While the invention has been particularly shown and described with reference to preferred embodiments thereof, it will be understood by those skilled in the art that various changes in form and details may be made therein without departing from the spirit and scope of the invention, as defined by the appended claims. For example, the operations of both the diagnostic module 42 and the indicator 44 may be incorporated into the operations of a cpu used to validate signals generated by the sensor element 32. Further, threshold values could be established for changes in the electrical properties of the fill fluid to account for changes that would ordinarily occur as a result of changes, such as temperature changes, in the the process environment to avoid tripping an alarm unnecessarily. Also, the term non-conducting fluids extends to gases, liquids, solid particulates and mixtures of same. For example, process temperatures are commonly measured with sensing elements in a metal probe that is filled with alumina powder to maintain good thermal contact between the element and the metal probe. Penetration of the metal probe by process fluids would be detected by a pair of electrodes placed within the probe using the concepts of this invention.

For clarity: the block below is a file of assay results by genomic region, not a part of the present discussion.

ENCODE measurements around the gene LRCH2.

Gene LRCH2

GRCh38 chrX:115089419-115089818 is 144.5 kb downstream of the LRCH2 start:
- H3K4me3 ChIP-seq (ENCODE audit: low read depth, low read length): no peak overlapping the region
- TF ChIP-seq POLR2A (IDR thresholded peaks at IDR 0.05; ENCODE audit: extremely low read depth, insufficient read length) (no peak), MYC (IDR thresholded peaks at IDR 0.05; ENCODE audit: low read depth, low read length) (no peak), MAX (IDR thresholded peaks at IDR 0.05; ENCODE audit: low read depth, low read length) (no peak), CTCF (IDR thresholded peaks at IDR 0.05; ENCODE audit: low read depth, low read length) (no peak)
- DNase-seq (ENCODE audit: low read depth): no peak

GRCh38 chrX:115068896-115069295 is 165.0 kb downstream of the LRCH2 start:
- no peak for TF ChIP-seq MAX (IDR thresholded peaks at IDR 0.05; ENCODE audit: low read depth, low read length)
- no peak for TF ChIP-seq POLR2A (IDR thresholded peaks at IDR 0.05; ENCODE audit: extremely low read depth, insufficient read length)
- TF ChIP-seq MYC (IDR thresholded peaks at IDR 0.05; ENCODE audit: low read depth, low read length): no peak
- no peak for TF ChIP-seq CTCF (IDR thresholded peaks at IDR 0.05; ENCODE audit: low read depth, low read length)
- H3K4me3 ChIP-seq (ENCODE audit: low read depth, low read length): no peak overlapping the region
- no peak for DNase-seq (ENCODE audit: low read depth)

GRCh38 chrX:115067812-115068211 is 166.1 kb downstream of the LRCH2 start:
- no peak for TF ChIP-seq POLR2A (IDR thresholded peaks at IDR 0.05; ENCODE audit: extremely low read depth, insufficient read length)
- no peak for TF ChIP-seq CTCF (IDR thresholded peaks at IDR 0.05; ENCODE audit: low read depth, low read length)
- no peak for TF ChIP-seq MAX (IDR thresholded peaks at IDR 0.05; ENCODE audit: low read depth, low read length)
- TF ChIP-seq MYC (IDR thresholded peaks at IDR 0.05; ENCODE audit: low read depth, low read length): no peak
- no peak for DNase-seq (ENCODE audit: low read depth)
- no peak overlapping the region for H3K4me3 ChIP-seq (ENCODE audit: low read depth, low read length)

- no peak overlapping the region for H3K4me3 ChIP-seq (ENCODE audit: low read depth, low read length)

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|U.S. Classification||324/663, 73/727, 324/693, 324/690, 73/715|
|International Classification||G01R27/26, G01R27/22|
|Cooperative Classification||G01R27/26, G01R27/22|
|European Classification||G01R27/26, G01R27/22|
|Aug 14, 1990||AS||Assignment|